News / Africa

    In Year of Change, Egyptians Look for Reprieve on Eid Holiday

    Children can look forward to presents of toys during the Eid festival in Cairo, Egypt, November 3, 2011.
    Children can look forward to presents of toys during the Eid festival in Cairo, Egypt, November 3, 2011.

    Many Egyptians are seeing added significance in this year's Eid al-Adha, the Muslim festival of sacrifice.  For them, it's been a tumultuous year that brought one political era to an end, and ushered in an uncertain future as elections loom. Some are looking forward to another aspect of the Eid - the granting of reprieve.

    In the narrow alleyways around Cairo's Sayyida Zeinab mosque,  Eid al-Adha has many thinking about the sacrifices of their countrymen this year.  Ahmed is a young butcher in this ancient quarter.  He remembers "the many human beings who lost their lives" in Egypt's revolution.

    He says they were sacrificed for the sake of the country.

    Sheep marked for slaughter during the Festival of Sacrifice, in Cairo, Egypt, November 3, 2011.
    Sheep marked for slaughter during the Festival of Sacrifice, in Cairo, Egypt, November 3, 2011.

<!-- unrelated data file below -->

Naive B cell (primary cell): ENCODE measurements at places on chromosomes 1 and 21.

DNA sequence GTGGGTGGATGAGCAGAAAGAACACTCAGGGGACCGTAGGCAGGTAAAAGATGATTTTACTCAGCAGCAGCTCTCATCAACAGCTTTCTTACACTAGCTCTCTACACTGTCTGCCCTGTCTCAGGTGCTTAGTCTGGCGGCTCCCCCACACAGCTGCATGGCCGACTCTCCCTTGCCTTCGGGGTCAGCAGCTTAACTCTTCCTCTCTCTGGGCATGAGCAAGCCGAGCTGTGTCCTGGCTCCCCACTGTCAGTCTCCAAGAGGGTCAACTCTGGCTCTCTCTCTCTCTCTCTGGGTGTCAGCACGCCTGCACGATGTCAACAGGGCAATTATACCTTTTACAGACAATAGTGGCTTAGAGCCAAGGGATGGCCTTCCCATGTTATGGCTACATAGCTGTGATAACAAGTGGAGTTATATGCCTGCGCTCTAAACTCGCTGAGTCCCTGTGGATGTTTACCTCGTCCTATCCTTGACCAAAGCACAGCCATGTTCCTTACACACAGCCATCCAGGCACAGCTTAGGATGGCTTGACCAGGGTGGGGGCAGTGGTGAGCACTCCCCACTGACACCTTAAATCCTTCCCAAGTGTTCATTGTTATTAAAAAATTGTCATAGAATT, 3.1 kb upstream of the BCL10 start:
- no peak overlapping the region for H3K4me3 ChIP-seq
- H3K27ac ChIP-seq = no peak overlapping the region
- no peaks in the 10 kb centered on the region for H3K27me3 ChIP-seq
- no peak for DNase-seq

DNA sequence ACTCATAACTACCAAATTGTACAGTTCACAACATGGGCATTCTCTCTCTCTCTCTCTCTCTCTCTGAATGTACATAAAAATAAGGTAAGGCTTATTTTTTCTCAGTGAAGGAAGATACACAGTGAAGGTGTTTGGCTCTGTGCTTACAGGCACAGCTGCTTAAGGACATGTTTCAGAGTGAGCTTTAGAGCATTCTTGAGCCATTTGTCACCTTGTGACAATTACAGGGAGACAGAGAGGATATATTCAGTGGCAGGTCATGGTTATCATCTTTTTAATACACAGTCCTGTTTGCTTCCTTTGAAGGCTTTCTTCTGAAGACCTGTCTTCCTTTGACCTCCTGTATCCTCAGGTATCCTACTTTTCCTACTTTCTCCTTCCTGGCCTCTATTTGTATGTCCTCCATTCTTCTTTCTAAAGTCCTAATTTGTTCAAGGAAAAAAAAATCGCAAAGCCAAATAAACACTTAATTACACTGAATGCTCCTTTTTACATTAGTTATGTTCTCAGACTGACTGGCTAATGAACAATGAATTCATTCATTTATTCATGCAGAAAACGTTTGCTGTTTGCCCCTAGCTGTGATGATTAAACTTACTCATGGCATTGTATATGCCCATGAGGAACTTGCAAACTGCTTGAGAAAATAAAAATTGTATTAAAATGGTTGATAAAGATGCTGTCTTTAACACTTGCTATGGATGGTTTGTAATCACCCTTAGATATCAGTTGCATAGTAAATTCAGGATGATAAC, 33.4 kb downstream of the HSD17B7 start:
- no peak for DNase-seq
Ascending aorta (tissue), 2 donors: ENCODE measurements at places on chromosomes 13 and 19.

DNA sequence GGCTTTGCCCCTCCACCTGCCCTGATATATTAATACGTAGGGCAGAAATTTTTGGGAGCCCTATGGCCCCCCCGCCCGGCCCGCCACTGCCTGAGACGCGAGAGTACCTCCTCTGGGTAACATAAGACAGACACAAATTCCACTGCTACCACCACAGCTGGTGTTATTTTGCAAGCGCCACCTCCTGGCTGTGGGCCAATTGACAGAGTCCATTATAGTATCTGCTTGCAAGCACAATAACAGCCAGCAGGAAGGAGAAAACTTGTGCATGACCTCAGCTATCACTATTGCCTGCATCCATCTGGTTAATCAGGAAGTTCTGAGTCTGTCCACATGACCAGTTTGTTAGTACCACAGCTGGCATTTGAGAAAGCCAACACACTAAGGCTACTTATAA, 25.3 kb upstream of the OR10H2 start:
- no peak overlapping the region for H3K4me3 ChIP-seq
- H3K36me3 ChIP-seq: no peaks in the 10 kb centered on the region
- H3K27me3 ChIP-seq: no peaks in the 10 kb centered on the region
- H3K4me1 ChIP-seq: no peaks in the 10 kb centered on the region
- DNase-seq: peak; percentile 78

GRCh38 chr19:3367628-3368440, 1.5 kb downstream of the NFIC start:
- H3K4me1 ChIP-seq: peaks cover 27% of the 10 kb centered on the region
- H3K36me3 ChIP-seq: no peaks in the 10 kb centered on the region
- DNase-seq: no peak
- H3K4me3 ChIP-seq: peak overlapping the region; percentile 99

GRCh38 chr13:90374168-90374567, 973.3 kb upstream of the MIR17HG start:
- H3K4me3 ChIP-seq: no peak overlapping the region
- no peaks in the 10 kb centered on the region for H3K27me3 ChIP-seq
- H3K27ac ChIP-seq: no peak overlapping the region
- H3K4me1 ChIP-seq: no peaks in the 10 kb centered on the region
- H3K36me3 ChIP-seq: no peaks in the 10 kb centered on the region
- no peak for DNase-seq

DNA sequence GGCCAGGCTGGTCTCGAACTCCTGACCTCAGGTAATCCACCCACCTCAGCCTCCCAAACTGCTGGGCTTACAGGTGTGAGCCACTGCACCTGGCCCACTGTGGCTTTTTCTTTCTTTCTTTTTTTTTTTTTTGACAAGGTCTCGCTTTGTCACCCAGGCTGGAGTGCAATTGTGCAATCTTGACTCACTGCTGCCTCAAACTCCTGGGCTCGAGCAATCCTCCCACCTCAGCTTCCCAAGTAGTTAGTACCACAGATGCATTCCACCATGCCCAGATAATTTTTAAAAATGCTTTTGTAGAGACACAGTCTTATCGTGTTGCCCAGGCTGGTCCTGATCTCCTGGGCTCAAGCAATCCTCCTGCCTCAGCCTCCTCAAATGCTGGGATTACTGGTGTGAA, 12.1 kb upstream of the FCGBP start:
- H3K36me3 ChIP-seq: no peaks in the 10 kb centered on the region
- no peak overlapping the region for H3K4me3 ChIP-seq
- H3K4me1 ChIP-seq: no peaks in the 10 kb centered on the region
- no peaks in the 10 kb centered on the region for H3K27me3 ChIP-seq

Sacrifice is key to the Eid, honoring the prophet Abraham. According to the traditions of Islam, Christianity and Judaism, he was ready to sacrifice his son to show obedience to God.

    That kind of sacrifice, Ahmed says, continues, and not just with the martyrs: the country has no money and the youth are suffering. There are others who believe much of sacrifice, not just in Egypt but throughout the Arab world, has been made on the altar of foreign powers.

    Fellow butcher Abu Bakr Mohamed says that, like Iraq's Saddam Hussein, executed on the first day of the Eid al-Adha in 2006, Libya's Moammar Gadhafi was also "slaughtered."

    Mohamed says Arabs should stand together because, every year, more Arabs are lost and "countries are taken from us."

    Mounting frustrations

    As Egyptians make their way through the post-revolution period, frustrations are mounting on many fronts.

    Some, like Mohamed's, are aimed outward, while others blame their new leaders for going back on what seemed the promise of a better life.

    Working his way through the market stalls around Sayyida Zeinab, Yahia leads a buffalo to slaughter - the animal destined to play a role in the sacrificial rites of the Eid.

    For in the story of Abraham, God grants a last minute reprieve, and allows a ram to be slaughtered instead of the son.

    Yahia says Egyptians have more sacrifices ahead, but their own reprieve is not far off.

    "Trust me," he says, "what is needed is patience: the country will rise, Egyptians will have a new president, a good parliament and a good constitution."

    Yahia says that change cannot come overnight. God himself, he argues, could have made the world in a day.  But he took six days , "to teach us patience."

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